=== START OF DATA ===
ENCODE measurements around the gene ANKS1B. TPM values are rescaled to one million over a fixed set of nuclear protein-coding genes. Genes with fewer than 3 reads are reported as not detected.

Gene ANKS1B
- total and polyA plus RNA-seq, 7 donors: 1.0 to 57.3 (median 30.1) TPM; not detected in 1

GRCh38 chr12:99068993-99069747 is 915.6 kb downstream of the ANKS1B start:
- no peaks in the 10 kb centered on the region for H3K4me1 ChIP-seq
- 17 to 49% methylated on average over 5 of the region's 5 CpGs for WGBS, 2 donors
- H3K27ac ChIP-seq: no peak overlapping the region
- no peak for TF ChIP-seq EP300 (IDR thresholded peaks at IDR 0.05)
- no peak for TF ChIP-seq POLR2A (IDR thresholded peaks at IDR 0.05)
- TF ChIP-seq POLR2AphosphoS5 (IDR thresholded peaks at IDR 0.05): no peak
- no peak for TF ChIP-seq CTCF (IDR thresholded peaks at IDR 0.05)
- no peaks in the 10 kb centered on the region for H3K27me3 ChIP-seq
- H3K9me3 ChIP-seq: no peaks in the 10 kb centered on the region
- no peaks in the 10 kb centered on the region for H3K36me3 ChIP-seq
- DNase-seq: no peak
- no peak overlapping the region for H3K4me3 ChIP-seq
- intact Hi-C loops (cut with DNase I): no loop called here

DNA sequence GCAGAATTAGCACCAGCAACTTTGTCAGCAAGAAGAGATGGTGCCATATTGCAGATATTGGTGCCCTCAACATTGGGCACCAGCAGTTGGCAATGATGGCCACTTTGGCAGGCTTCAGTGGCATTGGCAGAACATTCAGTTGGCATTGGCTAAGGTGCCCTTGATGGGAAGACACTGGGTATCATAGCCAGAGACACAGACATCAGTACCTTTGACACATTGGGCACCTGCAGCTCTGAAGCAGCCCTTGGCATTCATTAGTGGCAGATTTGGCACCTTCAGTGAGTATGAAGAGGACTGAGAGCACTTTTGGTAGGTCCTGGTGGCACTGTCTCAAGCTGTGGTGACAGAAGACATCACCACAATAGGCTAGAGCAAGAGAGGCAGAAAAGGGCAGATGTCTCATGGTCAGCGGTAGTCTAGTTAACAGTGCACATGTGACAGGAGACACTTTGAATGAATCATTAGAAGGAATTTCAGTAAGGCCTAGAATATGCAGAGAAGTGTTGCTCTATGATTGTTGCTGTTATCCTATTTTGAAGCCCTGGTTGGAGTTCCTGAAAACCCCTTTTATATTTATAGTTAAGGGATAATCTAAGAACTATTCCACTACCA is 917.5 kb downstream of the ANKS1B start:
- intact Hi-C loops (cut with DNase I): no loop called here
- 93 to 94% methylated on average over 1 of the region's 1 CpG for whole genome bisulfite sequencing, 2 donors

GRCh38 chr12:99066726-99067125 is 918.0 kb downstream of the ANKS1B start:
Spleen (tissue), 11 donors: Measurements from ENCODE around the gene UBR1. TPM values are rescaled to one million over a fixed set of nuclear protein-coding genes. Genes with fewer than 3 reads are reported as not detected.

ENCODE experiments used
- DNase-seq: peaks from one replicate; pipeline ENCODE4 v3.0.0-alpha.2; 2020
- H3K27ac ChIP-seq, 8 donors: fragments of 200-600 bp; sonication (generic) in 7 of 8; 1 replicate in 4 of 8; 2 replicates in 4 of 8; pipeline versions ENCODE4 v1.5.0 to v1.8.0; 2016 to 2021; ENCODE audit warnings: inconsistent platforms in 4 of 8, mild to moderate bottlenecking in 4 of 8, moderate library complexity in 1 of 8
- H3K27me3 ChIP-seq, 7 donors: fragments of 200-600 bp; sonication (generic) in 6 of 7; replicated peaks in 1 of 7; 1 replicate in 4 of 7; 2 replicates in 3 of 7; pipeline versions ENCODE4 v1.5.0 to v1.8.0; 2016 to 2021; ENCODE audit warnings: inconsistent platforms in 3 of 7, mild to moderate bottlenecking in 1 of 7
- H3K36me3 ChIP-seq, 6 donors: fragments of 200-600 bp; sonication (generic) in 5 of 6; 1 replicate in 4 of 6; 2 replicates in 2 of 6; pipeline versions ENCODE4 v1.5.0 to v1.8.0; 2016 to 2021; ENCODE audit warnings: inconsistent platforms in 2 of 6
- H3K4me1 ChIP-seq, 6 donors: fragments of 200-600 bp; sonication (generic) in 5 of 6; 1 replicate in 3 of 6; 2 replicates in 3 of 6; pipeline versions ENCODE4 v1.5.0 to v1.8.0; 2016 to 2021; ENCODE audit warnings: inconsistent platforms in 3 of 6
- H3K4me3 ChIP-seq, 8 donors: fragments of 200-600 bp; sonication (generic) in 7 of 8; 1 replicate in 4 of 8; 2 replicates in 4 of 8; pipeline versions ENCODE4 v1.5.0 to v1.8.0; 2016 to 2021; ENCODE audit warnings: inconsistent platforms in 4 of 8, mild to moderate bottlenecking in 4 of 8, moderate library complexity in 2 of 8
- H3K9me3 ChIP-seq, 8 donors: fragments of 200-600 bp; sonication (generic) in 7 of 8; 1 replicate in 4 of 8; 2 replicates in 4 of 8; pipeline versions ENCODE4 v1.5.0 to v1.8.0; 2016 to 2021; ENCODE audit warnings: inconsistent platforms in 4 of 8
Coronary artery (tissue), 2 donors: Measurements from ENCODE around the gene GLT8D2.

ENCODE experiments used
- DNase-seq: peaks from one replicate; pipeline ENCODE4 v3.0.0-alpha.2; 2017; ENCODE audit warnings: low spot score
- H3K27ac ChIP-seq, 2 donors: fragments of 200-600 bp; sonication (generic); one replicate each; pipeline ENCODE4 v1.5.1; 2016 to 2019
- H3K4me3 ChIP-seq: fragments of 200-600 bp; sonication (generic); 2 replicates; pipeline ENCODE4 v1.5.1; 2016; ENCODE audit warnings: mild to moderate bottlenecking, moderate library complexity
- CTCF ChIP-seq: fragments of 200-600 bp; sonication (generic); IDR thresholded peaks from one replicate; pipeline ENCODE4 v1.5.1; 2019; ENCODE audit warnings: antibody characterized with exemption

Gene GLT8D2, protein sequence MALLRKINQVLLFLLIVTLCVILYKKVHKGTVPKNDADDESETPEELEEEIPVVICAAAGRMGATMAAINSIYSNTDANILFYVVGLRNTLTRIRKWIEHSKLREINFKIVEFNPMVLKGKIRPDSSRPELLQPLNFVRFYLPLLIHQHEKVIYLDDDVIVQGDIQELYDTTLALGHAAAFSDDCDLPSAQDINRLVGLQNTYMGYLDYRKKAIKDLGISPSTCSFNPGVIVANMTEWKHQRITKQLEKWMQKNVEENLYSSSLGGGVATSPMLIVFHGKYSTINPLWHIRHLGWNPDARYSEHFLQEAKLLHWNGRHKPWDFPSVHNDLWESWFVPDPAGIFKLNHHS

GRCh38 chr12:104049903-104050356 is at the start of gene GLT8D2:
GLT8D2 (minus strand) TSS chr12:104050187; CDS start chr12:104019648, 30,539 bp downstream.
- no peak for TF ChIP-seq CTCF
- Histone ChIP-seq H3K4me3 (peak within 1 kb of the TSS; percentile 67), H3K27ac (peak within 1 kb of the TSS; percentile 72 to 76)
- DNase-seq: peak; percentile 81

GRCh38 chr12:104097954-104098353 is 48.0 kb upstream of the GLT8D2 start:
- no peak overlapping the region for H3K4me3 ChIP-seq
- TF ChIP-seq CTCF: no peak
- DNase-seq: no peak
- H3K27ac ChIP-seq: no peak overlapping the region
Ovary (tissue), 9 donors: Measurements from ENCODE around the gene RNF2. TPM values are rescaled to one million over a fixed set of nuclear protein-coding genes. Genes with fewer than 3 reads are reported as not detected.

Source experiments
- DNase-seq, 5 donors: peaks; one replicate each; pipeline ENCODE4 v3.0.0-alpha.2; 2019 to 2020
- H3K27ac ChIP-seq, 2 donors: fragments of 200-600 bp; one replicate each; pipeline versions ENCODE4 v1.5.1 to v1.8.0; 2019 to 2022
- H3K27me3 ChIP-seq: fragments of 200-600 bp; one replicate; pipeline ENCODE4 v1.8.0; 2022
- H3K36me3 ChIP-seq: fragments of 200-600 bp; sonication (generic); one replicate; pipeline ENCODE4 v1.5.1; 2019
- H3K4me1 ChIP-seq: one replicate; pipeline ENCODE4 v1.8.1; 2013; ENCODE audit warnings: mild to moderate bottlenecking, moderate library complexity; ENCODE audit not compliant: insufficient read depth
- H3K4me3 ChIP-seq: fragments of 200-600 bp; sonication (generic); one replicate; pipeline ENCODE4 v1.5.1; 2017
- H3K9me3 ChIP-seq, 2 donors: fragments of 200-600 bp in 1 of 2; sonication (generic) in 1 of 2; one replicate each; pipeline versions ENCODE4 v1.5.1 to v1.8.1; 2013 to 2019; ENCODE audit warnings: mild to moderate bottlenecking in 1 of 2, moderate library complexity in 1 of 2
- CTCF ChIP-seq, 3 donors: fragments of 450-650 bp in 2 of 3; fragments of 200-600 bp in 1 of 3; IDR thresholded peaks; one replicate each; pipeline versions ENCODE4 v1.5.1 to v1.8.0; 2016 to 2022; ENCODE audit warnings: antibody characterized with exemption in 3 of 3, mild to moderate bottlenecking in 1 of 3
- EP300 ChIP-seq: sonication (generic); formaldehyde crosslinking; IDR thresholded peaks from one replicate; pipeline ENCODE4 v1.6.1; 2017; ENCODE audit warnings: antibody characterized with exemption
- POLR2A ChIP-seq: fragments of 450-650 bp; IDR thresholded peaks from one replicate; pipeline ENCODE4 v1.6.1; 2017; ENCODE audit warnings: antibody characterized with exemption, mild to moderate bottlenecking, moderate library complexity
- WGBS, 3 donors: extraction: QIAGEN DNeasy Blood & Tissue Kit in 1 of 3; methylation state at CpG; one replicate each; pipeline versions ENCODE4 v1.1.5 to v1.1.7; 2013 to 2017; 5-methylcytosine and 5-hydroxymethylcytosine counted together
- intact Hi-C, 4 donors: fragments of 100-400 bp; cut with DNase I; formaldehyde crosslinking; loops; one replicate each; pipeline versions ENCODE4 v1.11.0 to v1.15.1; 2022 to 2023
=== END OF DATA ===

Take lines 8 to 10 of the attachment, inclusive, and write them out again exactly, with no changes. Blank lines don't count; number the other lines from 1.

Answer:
- no peak for TF ChIP-seq EP300 (IDR thresholded peaks at IDR 0.05)
- no peak for TF ChIP-seq POLR2A (IDR thresholded peaks at IDR 0.05)
- TF ChIP-seq POLR2AphosphoS5 (IDR thresholded peaks at IDR 0.05): no peak